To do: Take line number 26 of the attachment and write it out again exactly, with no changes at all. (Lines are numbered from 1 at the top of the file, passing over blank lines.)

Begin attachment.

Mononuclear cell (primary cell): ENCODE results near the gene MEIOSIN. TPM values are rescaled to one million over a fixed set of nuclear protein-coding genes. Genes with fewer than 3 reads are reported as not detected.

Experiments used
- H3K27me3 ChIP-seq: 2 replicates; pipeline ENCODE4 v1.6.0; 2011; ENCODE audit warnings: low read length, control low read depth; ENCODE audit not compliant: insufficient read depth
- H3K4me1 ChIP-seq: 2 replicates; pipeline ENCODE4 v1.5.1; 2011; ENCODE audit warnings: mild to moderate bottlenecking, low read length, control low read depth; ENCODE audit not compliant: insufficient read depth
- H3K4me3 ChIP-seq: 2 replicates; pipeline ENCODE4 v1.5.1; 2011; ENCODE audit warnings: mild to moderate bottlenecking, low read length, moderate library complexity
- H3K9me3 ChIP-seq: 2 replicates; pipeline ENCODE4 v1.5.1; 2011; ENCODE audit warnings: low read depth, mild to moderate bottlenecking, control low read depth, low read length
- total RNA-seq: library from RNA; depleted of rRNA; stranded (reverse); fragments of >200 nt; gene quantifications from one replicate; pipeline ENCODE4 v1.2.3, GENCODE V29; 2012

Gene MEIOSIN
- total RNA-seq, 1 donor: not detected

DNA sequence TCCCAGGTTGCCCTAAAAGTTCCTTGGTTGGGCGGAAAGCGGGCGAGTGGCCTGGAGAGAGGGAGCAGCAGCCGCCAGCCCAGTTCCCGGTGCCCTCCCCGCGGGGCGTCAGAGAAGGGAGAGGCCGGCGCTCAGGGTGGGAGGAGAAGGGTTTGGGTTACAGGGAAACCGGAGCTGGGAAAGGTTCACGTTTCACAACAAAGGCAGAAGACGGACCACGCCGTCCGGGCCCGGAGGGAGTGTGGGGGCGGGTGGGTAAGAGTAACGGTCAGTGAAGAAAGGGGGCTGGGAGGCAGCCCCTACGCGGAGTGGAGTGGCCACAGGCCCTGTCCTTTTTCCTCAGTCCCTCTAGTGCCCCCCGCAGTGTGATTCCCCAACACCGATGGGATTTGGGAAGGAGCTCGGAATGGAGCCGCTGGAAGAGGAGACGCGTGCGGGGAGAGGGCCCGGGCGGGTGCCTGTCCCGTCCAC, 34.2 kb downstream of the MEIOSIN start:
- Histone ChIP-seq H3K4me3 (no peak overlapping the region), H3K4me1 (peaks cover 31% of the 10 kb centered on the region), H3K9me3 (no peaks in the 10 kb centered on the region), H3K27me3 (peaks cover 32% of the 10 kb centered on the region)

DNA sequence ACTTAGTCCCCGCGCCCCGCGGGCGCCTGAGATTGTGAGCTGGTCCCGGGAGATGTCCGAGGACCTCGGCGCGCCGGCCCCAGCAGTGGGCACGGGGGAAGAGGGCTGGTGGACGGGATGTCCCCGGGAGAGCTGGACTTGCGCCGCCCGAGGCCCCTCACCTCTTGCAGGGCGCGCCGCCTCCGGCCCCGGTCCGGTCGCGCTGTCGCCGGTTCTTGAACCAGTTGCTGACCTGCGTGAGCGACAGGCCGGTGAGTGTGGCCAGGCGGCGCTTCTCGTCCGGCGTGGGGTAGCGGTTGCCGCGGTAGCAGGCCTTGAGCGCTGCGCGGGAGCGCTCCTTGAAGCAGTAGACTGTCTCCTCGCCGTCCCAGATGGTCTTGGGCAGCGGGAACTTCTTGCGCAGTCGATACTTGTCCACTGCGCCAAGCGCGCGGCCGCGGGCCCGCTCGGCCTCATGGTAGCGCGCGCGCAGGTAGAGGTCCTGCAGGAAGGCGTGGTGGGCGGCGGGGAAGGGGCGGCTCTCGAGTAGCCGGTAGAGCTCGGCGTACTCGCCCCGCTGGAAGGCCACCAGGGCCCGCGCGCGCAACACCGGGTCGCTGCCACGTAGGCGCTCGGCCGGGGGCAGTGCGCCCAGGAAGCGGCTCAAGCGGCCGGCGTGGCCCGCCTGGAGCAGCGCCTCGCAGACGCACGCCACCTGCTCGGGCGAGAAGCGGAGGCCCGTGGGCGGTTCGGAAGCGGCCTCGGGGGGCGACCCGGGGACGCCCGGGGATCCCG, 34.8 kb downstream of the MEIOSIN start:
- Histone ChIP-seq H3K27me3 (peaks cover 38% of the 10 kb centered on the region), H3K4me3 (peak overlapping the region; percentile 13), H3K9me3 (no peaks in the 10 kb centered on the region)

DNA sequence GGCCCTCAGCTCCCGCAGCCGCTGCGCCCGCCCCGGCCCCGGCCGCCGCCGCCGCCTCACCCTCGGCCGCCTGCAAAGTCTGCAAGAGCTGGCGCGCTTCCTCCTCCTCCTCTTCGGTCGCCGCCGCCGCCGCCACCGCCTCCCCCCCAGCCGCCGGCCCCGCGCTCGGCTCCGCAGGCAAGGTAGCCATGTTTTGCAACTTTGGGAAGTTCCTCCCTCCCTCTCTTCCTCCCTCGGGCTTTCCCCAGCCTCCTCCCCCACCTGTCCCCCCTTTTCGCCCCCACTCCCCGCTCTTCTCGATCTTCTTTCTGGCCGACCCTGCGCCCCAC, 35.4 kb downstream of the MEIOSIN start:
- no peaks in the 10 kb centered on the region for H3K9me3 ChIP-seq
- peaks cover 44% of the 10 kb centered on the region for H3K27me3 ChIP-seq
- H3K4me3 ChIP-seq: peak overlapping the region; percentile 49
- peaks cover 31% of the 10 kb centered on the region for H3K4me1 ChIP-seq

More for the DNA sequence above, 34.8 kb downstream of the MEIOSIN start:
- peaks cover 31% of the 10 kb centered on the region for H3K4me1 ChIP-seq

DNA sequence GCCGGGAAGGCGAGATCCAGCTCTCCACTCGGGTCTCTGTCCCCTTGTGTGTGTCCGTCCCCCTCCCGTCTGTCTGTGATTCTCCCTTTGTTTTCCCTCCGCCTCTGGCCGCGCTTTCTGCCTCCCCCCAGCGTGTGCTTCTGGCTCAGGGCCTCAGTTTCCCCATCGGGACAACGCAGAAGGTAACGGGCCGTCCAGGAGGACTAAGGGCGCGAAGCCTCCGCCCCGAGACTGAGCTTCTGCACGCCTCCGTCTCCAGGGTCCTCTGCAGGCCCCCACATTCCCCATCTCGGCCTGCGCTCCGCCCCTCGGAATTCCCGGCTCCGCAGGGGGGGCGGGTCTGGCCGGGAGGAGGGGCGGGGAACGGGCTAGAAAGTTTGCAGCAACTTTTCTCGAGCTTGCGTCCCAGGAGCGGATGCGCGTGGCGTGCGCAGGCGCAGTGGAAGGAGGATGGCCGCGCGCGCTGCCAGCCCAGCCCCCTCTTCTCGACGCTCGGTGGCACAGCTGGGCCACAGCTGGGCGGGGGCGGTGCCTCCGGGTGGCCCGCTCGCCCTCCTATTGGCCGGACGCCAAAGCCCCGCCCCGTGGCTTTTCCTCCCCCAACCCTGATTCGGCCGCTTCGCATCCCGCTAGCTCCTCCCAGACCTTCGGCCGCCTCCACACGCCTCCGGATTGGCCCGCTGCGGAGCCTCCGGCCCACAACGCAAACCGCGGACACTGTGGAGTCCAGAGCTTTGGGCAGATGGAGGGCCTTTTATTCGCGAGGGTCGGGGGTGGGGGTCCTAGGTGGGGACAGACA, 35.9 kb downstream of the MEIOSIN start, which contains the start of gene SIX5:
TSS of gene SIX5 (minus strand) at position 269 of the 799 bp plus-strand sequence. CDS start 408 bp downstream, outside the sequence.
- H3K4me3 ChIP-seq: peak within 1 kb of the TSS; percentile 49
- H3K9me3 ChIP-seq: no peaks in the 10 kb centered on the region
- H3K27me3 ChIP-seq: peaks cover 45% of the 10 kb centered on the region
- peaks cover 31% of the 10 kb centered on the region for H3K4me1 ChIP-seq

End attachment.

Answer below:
- peaks cover 31% of the 10 kb centered on the region for H3K4me1 ChIP-seq